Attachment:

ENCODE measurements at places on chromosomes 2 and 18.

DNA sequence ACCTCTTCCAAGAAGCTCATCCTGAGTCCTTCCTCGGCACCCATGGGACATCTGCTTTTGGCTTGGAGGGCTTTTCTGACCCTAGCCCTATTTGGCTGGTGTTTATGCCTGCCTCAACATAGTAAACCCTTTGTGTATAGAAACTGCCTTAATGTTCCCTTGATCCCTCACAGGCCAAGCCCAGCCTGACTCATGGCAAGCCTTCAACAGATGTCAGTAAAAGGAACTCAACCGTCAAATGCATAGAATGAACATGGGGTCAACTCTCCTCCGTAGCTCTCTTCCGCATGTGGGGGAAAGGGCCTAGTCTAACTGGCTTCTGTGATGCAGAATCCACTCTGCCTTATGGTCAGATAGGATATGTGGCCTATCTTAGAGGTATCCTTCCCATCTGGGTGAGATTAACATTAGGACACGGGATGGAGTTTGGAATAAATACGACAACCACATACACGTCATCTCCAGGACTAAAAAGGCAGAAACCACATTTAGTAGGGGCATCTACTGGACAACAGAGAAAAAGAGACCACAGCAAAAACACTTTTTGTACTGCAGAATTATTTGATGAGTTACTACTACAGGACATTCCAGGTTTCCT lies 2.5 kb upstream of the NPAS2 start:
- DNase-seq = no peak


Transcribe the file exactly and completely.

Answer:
ENCODE measurements at places on chromosomes 2 and 18.

DNA sequence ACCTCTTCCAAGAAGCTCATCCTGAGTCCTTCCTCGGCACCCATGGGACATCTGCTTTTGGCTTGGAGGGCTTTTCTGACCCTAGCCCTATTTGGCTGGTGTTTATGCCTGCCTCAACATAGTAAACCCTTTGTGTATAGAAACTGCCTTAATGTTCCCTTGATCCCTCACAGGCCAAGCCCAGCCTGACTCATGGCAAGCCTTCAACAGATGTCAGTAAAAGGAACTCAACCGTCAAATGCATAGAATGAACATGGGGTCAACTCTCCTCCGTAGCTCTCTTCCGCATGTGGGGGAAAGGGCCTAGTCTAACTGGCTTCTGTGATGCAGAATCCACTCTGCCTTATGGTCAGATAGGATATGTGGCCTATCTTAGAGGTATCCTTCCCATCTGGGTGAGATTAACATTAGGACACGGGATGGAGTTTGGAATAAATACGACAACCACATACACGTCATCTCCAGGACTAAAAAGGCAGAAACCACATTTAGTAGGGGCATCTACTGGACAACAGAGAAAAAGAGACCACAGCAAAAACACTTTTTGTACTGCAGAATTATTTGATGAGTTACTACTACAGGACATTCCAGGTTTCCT lies 2.5 kb upstream of the NPAS2 start:
- DNase-seq = no peak